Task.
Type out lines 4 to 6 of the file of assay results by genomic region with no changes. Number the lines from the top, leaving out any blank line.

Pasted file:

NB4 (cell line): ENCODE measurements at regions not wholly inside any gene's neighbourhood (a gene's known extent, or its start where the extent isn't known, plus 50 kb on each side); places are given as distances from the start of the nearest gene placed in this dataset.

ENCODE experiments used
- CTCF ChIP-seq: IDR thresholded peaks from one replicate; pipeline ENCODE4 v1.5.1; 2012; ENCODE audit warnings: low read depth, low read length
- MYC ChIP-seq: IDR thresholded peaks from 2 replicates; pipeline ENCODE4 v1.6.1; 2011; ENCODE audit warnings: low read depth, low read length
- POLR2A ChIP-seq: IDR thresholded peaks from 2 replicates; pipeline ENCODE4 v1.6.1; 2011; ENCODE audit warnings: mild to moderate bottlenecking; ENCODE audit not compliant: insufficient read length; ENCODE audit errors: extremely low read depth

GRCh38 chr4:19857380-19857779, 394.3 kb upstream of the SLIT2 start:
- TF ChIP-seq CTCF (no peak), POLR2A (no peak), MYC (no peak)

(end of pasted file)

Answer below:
- MYC ChIP-seq: IDR thresholded peaks from 2 replicates; pipeline ENCODE4 v1.6.1; 2011; ENCODE audit warnings: low read depth, low read length
- POLR2A ChIP-seq: IDR thresholded peaks from 2 replicates; pipeline ENCODE4 v1.6.1; 2011; ENCODE audit warnings: mild to moderate bottlenecking; ENCODE audit not compliant: insufficient read length; ENCODE audit errors: extremely low read depth

GRCh38 chr4:19857380-19857779, 394.3 kb upstream of the SLIT2 start: